Definition of travesty in English:


nounPlural travesties

  • A false, absurd, or distorted representation of something.

    ‘the absurdly lenient sentence is a travesty of justice’
    • ‘What eventually took its place was a travesty of the real thing, a mockery of the power that could raise men to heaven and give them the glimpse of God for which they gladly died.’
    • ‘The planning meeting, in my opinion, was a travesty of democracy.’
    • ‘However defeat for Seamus Grant would have been a travesty of justice given all that he has delivered to the county for fifty years and more.’
    • ‘It was ‘a travesty of democracy’ that MPs were yesterday denied the right to a proper vote on the issue, she said.’
    • ‘This is indeed a shame and a travesty of national proportions.’
    • ‘The participants are adults, they know what they are in for and if it is a travesty of human dignity, it is a victimless travesty because they want to do it and we want to watch it.’
    • ‘Gardens in the Arab world today, for example in the Emirates, which grow where once nothing grew at all, are very worthy but a travesty of the original.’
    • ‘Hillary and the two Australians set out in November 1998 on what became a travesty of the Scott epic.’
    • ‘And if he isn't crowned King of the Jungle in 24 hours time, it will be a travesty of the highest order.’
    • ‘I think that is a travesty of justice if that occurs and I'm against it totally.’
    • ‘The second lesson must be that we need to understand that blaming the residents of Sighthill for the events of the past week is simply misguided and a travesty of the truth.’
    • ‘He has a good sense of humor about his situation, but it makes it nonetheless a travesty of justice and humanity.’
    • ‘We, at the appeals tribunal do not think Mr Fawkes received a fair trial - and consequently we believe there has been a travesty of justice.’
    • ‘In short, it is a travesty of not only scholarship, but plain common sense.’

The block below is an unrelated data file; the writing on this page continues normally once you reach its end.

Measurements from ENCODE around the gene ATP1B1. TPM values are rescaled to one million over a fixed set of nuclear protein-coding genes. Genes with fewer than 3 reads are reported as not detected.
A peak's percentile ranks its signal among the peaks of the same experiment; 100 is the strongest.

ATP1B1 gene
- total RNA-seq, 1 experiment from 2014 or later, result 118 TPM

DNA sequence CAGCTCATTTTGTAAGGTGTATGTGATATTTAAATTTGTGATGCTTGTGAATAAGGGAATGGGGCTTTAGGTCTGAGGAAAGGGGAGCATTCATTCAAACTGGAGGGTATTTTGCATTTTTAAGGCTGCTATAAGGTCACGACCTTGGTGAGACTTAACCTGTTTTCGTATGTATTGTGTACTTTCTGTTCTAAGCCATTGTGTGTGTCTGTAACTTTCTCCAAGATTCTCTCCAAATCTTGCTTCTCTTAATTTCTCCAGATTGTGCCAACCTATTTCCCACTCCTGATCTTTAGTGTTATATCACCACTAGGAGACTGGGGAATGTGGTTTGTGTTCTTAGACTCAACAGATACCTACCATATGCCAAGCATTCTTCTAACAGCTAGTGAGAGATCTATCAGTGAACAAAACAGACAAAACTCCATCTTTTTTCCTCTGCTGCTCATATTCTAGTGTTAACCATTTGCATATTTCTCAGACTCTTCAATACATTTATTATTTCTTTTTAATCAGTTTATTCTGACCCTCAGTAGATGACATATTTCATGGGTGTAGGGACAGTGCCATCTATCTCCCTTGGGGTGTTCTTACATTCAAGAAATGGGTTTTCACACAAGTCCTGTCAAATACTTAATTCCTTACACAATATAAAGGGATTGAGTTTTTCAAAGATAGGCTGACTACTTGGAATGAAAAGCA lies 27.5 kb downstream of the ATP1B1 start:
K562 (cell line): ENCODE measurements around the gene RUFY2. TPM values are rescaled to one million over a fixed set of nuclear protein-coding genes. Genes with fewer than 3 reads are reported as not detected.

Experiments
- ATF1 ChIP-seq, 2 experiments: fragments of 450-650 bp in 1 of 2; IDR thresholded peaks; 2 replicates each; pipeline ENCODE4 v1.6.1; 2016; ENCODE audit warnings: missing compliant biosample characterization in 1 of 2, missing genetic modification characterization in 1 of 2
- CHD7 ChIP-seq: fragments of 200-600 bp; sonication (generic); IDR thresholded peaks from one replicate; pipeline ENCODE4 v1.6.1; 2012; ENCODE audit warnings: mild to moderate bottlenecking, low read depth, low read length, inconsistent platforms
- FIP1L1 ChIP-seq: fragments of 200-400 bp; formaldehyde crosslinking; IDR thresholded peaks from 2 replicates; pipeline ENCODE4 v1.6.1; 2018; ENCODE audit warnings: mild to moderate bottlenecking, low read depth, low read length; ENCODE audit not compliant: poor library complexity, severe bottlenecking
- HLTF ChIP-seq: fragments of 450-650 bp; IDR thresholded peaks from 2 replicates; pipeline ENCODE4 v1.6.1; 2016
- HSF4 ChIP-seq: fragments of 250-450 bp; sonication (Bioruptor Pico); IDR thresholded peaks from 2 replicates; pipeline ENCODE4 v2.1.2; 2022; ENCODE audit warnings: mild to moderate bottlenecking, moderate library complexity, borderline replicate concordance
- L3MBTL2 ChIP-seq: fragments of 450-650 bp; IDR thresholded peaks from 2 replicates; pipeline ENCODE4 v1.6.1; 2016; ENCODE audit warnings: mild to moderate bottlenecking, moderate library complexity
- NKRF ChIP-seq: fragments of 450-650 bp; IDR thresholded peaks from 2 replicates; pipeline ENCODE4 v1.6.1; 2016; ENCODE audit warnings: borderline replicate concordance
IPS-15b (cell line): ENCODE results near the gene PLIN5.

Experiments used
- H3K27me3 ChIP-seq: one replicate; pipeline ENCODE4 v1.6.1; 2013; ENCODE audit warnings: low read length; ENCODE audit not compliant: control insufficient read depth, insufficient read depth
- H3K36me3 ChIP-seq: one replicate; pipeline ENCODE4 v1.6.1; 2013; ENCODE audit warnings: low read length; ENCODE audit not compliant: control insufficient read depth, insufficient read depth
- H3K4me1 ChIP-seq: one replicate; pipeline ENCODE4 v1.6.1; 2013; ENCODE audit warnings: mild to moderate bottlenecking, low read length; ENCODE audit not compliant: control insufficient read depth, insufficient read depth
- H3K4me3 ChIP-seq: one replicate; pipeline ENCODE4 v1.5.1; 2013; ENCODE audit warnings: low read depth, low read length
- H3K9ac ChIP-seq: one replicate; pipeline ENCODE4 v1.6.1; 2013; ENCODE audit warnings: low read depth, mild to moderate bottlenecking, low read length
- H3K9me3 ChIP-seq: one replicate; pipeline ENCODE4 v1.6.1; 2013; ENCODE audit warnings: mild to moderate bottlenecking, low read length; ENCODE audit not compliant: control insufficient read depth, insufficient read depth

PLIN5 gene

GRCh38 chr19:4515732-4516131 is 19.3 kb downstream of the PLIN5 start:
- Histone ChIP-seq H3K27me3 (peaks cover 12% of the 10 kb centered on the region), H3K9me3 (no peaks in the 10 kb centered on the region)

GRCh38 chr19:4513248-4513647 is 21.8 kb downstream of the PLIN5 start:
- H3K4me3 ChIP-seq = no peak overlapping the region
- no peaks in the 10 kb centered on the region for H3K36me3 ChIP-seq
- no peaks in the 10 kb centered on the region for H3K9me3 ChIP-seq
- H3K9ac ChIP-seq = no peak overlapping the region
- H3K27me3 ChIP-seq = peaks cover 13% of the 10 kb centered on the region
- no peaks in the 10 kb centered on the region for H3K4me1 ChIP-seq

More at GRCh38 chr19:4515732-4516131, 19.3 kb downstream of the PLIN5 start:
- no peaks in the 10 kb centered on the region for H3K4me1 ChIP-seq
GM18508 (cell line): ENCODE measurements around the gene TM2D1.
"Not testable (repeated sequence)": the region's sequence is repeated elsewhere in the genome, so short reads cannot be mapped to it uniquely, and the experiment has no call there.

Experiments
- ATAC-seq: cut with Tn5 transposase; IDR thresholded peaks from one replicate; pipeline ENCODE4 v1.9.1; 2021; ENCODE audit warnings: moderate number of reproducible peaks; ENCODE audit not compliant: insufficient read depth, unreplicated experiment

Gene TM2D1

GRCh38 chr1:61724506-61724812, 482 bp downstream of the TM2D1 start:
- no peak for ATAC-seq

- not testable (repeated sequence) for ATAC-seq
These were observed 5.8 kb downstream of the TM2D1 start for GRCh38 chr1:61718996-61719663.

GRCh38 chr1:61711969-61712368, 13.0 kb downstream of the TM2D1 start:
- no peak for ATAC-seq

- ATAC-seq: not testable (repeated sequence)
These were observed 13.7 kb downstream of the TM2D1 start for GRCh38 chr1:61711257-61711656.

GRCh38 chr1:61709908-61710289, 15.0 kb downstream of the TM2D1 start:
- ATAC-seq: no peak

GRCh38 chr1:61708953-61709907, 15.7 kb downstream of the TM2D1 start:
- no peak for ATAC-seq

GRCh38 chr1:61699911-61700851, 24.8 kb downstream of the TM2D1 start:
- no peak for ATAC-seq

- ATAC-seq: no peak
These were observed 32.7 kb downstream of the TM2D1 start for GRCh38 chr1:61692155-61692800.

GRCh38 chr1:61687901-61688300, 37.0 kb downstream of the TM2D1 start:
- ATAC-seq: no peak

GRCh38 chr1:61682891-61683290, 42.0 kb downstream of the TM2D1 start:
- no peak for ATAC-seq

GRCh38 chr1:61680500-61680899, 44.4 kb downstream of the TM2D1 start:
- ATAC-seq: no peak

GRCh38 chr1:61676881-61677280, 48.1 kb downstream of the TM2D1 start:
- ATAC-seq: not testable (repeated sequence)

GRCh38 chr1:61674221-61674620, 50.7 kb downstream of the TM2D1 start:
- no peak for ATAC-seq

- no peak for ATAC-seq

• ‘How that one got past the speaker is a travesty of fiscal accountability.’
    • ‘We will walk through a travesty of language, where truth is but a signs system and actions are always appear flanked by a pair of stars.’
    • ‘But the premise of the movie (that Cruise fights off the Martians) is a travesty of the book.’
    • ‘The showpeople left calling it a travesty of justice.’
    • ‘We hate it and regard it as a travesty of justice when applied to others, especially others whose sins hurt us.’
    • ‘When I survey the world of the New Humanities, what I see is a travesty of what I understand by the life of the mind.’
    misrepresentation, distortion, perversion, corruption, poor imitation, poor substitute, mockery, parody, caricature
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verbtravestied, travestying, travesties

[with object]
  • Represent in a false, absurd, or distorted way.

    ‘Michael has betrayed the family by travestying them in his plays’
    • ‘The film adds up to some interesting although unrevealing character studies of mostly invisible lives, lives that travestied the deep convictions and moral anguish of so many Americans during the 1960s.’
    • ‘He travestied Virgil, remaking the original Trojans into Ukrainian kozaks and the destruction of Troy into the abolition of the hetmanate.’
    • ‘It was revolting to him [Ronny] to hear his mother travestied into Esmiss Esmoor, a Hindu goddess.’
    • ‘All things take place in a solid and freighted world, and Edward's masterpiece, Orientalism, showed in detail how one such world was made and inhabited - who owned it, and whom it travestied and excluded.’
    • ‘Just about every speech is systematically travestied or butchered, not just to be different, which would be bad enough, but to be rendered devoid of meaning.’
    • ‘This was becoming familiar with me as I travestied layers.’
    • ‘I wish you had come a couple of days earlier and seen a concert performance they gave us, travestying the coaches.’
    • ‘Even Rimbaud's renunciation is travestied by Vincent Molinier, who, having killed his lover, goes mad in a remote corner of Africa.’
    • ‘Mrs Thatcher had just won her first term, and we were in for a general hardening and factionalizing in the whole society, with a concomitant travestying of the realities of the factionalized groups.’
    • ‘Inherently every artwork desires identity with itself, an identity that in empirical reality is violently forced on all objects as identity with the subject and is thus travestied.’
    • ‘The poem Warburton had vindicated a quarter of a century earlier from charges of deism by a Swiss professor had now been travestied along with his own commentary.’
    • ‘Still, if the only way you can sell - I mean, with free seating, give away - the classics is by travestying them, why bother?’
    • ‘The best that can be said for the show is that it depicts a portion of humanity heretofore absent from, or travestied by, a medium purporting to be representative.’
    misrepresent, parody, caricature, burlesque, mock, make a mockery of, ridicule, make fun of
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Mid 17th century (as an adjective in the sense ‘dressed to appear ridiculous’): from French travesti ‘disguised’, past participle of travestir, from Italian travestire, from trans- ‘across’ + vestire ‘clothe’.